Although it has attracted some three thousand foreigners to fight for it, ISIS’s real war is with fellow Muslims, and in particular Shias and Sunni Sufis, in addition to Christians, against whom it has called for a genocidal campaign. Just as the Taliban changed the contours of Islam in south and central Asia so ISIS intends to do the same in the Middle East. ISIS is also seeking territorial control of the central Middle East region.
However, where the lack of leadership is most visible is in the Muslim world itself—from politicians, generals, and senior religious leaders in each country. Instead of a vast public movement to condemn ISIS and other simialr Salafi Wahhabi and Deobandi groups, there is silence, helplessness, and hopelessness. Across the region, leaders like Nouri al-Maliki in Iraq, King Abdullah in Saudi Arabia, and many African governments, are autocratic, corrupt, cowardly, and incompetent; and nowhere is civil society strong enough to demand greater action against extremism. Rather than present Islam as a tolerant religion capable of building a modern social contract, each state blames outsiders for conspiring against it. The most commonly accused culprits are obviously the Americans, followed closely by Israel, Europe, and neighbors.
Still more dangerously, some Muslim states, including both Saudi Arabia, Bahrain, Iraq and Pakistan, also blame minorities for state failure, and so do not defend them when they are attacked by extremists such as the Taliban or ISIS. The Salafi Wahhabi and Deobandi extremist movements that are murdering civilians today in Africa and Asia are all fighting for a deeply intolerant interpretation of Islam, seeking to impose a ruthless system of justice and punishment that targets women and adherents of other branches of Islam—especially Shias.
The ISIS campaign against Shias has surpassed anything carried out by the Taliban or al-Qaeda. In its so-called bid to cleanse all schisms from Islam, ISIS represents the worst kind of schism. If ISIS succeeds in attacking Shia and Sunni Sufi holy sites in the Iraqi cities of Karbela and Najaf as it has promised to do, then the Islamic world will be plunged into a sectarian war of unimaginable dimensions. If such actions are taken we can expect conflict between Sunni and Shia that could last for years to come. Already, there is an ominous rapid growth of Shia militias in Iraq in response to the ISIS advances.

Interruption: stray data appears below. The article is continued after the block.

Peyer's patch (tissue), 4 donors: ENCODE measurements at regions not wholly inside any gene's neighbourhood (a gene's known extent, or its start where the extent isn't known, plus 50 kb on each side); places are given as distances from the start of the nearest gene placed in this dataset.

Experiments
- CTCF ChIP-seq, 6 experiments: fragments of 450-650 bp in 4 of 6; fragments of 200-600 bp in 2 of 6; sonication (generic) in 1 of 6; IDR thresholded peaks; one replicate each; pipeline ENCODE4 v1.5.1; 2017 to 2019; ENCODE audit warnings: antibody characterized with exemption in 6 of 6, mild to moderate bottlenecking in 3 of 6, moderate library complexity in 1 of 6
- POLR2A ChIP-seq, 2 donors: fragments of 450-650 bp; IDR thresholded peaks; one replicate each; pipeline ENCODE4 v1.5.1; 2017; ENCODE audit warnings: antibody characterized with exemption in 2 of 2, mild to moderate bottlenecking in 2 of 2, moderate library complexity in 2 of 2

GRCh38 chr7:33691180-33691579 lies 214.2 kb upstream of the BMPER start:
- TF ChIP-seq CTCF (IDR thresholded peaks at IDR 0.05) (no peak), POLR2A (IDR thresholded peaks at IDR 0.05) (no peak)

The primary political task of the United States and its allies is to get Iran and Saudi Arabia to end their hostility and come together to deal with the present crisis in the wider Muslim world. Saudi Wahhabis in particular are more responsible than other for creating the current wave of extremism, including in Iraq. Since the 1970s the Saudis have used their extraordinary wealth to arm and fund extremist Sunni movements everywhere, of many different stripes and shades. Any group opposed to Shias and purporting a Sunni sectarian view or ideology considered close to the Saudi sect of Wahhabism has been deemed sufficiently sympathetic to receive Saudi funding—whether it was in Pakistan, Afghanistan, Africa or across the Middle East. (While there is not clear evidence of direct Saudi support for ISIS, Saudi funding of Islamic groups fighting in Syria has helped strengthen the jihadist cause.)
The Organization of the Islamic Conference and the Arab League should both be taking major steps to end state-sponsored sectarianism and bring Iran and the Arab world closer together. Together, Muslim states have to have a policy no tolerance for terrorism, rather than offering a nod and wink to favorite extremist groups. The alternative is the possible break-up of many states, a global oil crisis, and extremists getting their hands on chemical, biological, or nuclear weapons technology.